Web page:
Try holding your breath for one full minute. Congratulations if you can. Without air, you couldn’t survive much longer. Without water, you couldn’t live more than a couple of days. Without food, you couldn't last longer than a few weeks.
That’s why sustainability is so important. It means our ability to survive — to continue living on the Earth — and it depends on our wise use of natural resources. Nature provides living things, like humans and wildlife, with the resources needed to meet our basic survival needs: air from forests and oceans; water from lakes, springs, and rivers; food from plants and animals; and shelter from timber and minerals.
We haven’t always appreciated the generous gifts of nature. We Canadians once believed that our natural resources were endless, that we could dump limitless amounts of garbage and pollution into the Earth and its atmosphere. We harvested fish, wildlife, forests, and minerals, never imagining that these riches might run out if we didn’t conserve them.
Today, it’s clear that we're gobbling up resources at such a speed that the Earth could lose its ability to fulfil our survival needs. Signs like acid rain, global warming, a damaged ozone layer, and wildlife extinctions warn us that our activities are hurting the planet that gives us life.
Every time a new high-rise goes up or a power dam blocks a river, more plants and animals lose their habitat or get squeezed out of existence.
Activities that use the Earth's resources too heavily or too quickly — at the expense of future generations and healthy wildlife populations — are unsustainable. Sustainable activities, on the other hand, conserve resources and allow them to renew themselves — now and into the future.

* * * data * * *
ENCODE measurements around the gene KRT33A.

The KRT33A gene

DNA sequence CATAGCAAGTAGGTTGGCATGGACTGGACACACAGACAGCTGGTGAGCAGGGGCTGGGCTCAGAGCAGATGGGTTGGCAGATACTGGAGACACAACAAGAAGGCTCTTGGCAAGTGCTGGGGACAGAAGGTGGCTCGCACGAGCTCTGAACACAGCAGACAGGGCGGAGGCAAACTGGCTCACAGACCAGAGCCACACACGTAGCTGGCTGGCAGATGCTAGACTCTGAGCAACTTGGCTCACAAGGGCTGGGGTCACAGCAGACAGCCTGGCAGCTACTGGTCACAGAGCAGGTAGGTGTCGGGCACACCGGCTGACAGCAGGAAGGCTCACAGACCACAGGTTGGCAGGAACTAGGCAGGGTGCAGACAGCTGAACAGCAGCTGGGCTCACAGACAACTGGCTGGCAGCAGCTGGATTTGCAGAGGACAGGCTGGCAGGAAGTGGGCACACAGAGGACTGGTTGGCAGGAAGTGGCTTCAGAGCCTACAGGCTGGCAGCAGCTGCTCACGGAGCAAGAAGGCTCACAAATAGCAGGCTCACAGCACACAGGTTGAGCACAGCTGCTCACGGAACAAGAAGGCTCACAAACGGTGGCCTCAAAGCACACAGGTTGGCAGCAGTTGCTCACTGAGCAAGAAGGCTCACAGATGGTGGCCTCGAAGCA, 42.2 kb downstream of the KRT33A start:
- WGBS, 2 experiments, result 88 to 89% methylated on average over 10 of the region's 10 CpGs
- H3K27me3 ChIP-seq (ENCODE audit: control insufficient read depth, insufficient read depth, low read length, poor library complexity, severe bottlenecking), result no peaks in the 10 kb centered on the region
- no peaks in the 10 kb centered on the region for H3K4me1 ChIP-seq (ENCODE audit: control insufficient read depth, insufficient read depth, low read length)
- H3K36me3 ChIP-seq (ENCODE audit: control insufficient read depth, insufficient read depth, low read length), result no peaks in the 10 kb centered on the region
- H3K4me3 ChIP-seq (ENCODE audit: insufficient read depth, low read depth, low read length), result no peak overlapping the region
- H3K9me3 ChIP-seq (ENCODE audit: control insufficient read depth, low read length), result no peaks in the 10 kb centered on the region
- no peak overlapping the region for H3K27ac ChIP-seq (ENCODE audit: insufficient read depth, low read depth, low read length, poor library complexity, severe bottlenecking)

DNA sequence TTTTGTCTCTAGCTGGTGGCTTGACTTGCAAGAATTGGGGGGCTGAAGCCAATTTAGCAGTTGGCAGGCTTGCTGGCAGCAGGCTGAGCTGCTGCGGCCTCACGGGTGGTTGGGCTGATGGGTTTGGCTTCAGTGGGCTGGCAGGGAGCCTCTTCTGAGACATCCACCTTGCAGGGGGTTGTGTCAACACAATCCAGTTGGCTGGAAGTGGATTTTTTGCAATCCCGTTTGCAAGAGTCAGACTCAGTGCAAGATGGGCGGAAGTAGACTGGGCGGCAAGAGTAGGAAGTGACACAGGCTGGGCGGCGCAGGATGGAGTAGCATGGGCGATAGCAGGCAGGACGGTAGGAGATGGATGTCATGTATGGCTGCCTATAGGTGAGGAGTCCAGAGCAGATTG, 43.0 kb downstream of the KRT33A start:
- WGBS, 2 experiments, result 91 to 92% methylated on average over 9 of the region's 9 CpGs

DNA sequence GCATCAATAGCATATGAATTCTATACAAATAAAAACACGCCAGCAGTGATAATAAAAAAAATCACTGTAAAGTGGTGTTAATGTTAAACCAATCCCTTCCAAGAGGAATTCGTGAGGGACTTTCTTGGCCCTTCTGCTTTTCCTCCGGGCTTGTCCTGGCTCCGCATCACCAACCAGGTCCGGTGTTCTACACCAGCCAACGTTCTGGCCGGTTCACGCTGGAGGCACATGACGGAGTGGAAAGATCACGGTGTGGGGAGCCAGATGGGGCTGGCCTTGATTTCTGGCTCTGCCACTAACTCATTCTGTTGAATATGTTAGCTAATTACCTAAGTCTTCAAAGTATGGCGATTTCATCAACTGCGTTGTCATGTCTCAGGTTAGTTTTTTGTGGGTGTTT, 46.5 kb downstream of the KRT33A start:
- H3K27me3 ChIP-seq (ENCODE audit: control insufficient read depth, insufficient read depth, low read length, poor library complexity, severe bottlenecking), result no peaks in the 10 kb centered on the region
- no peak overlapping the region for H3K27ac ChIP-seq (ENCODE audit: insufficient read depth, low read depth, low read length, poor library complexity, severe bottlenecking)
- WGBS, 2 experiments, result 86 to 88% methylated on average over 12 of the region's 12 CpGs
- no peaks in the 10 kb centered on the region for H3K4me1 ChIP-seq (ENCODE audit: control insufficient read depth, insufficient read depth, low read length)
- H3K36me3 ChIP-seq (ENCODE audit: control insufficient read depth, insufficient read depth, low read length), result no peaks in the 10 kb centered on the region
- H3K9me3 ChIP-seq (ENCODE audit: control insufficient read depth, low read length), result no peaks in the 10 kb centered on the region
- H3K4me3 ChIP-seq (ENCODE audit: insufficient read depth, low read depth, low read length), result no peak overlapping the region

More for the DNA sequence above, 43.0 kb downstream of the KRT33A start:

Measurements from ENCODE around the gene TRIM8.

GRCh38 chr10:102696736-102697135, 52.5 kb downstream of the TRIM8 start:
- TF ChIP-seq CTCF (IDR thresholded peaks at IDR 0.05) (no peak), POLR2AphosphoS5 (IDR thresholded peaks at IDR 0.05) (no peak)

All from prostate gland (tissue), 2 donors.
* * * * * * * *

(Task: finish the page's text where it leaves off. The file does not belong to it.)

We may feel powerless when we hear about vast river valleys being dammed, rain forests falling to the chain-saw, and species becoming extinct. But every one of us can make a huge difference. Our everyday efforts to conserve resources will contribute to sustainability, as will schoolyard habitat projects that supply wildlife with lasting sources of food, water, shelter, and space.
That's where the sustainability cycle comes in: If we want our projects to enable wildlife to survive well into the future, it’s not enough just to create habitat. We must also nurture habitat until it can sustain itself and wildlife for years to come.
Guidelines for Establishing Wildlife Habitat
Establishing schoolyard habitat is an ongoing effort. Choose projects that not only create but also nurture and sustain wildlife habitat. Follow these guidelines when planning your projects:
• Sustainable Food Sources: Wherever possible, choose year-round food sources (for example, fruit-bearing shrubs) over temporary handouts like birdseed and suet.
• Sustainable Water Sources: Splashy spots like birdbaths and ponds mean life to wild creatures. To avoid wasting water, install schoolyard rain barrels and grow drought-resistant, native plants adapted to your area.
• Sustainable Shelter: Wildlife needs year-round protection from wind, snow, rain, and predators. Some examples of sustainable shelter are trees, fence rows, brush piles, and nesting structures made out of used materials.
• Sustainable Space: All creatures need permanent spaces in which to grow and multiply. These areas must coexist with other schoolyard spaces like sports fields, walkways, and places for playing and learning.
• Sustainable Ecosystems: Choose wildlife projects that enhance biological diversity (which means a variety of living things) and give declining species a boost, especially if your school is in an ecosystem hot spot (an imperilled natural area) such as the Great Lakes or Prairie grasslands.
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